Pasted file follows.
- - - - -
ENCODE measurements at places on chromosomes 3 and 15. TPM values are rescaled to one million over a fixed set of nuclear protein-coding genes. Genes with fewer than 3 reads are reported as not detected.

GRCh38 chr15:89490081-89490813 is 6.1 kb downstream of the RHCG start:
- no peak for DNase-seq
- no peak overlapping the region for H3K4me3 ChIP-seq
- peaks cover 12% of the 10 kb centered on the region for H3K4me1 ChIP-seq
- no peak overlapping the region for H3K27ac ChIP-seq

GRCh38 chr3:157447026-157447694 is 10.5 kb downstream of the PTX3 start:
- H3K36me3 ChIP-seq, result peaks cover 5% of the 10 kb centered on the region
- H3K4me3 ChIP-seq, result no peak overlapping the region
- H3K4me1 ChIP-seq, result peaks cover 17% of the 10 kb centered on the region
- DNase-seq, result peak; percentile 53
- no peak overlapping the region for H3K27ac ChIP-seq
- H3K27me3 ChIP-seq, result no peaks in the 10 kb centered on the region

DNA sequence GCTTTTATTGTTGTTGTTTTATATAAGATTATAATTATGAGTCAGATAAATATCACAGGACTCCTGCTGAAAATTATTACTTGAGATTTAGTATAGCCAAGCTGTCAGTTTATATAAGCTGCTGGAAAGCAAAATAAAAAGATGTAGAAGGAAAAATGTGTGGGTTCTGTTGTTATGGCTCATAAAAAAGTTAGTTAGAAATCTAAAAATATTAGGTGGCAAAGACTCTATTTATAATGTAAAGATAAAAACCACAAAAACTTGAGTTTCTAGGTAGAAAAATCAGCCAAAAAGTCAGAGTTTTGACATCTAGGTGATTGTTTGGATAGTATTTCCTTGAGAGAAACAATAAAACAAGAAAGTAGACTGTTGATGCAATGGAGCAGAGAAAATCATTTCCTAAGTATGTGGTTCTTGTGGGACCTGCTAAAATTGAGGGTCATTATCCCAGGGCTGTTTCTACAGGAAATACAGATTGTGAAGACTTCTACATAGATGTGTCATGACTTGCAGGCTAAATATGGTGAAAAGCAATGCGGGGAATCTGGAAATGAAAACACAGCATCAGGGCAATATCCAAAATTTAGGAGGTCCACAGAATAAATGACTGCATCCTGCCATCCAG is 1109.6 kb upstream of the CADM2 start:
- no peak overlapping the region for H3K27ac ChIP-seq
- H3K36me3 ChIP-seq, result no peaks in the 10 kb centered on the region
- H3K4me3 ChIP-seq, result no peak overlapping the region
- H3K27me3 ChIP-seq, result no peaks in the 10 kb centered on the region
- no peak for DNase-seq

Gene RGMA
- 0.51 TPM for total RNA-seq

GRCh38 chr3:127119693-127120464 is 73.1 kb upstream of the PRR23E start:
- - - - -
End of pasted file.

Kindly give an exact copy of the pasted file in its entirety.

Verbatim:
ENCODE measurements at places on chromosomes 3 and 15. TPM values are rescaled to one million over a fixed set of nuclear protein-coding genes. Genes with fewer than 3 reads are reported as not detected.

GRCh38 chr15:89490081-89490813 is 6.1 kb downstream of the RHCG start:
- no peak for DNase-seq
- no peak overlapping the region for H3K4me3 ChIP-seq
- peaks cover 12% of the 10 kb centered on the region for H3K4me1 ChIP-seq
- no peak overlapping the region for H3K27ac ChIP-seq

GRCh38 chr3:157447026-157447694 is 10.5 kb downstream of the PTX3 start:
- H3K36me3 ChIP-seq, result peaks cover 5% of the 10 kb centered on the region
- H3K4me3 ChIP-seq, result no peak overlapping the region
- H3K4me1 ChIP-seq, result peaks cover 17% of the 10 kb centered on the region
- DNase-seq, result peak; percentile 53
- no peak overlapping the region for H3K27ac ChIP-seq
- H3K27me3 ChIP-seq, result no peaks in the 10 kb centered on the region

DNA sequence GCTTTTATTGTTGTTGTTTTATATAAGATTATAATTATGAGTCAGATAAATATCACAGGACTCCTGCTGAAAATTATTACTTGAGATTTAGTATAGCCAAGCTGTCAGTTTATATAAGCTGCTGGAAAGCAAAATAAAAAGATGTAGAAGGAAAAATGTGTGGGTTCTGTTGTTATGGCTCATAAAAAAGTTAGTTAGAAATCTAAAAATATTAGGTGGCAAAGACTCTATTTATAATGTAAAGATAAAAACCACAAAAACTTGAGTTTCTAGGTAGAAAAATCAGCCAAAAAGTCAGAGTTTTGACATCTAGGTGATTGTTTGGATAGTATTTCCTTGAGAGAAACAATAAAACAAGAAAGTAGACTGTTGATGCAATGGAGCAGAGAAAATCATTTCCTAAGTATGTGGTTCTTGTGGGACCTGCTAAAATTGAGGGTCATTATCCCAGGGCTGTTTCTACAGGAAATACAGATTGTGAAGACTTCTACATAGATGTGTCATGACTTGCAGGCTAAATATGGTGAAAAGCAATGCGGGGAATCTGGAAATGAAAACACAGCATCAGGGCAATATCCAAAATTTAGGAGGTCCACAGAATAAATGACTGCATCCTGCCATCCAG is 1109.6 kb upstream of the CADM2 start:
- no peak overlapping the region for H3K27ac ChIP-seq
- H3K36me3 ChIP-seq, result no peaks in the 10 kb centered on the region
- H3K4me3 ChIP-seq, result no peak overlapping the region
- H3K27me3 ChIP-seq, result no peaks in the 10 kb centered on the region
- no peak for DNase-seq

Gene RGMA
- 0.51 TPM for total RNA-seq

GRCh38 chr3:127119693-127120464 is 73.1 kb upstream of the PRR23E start: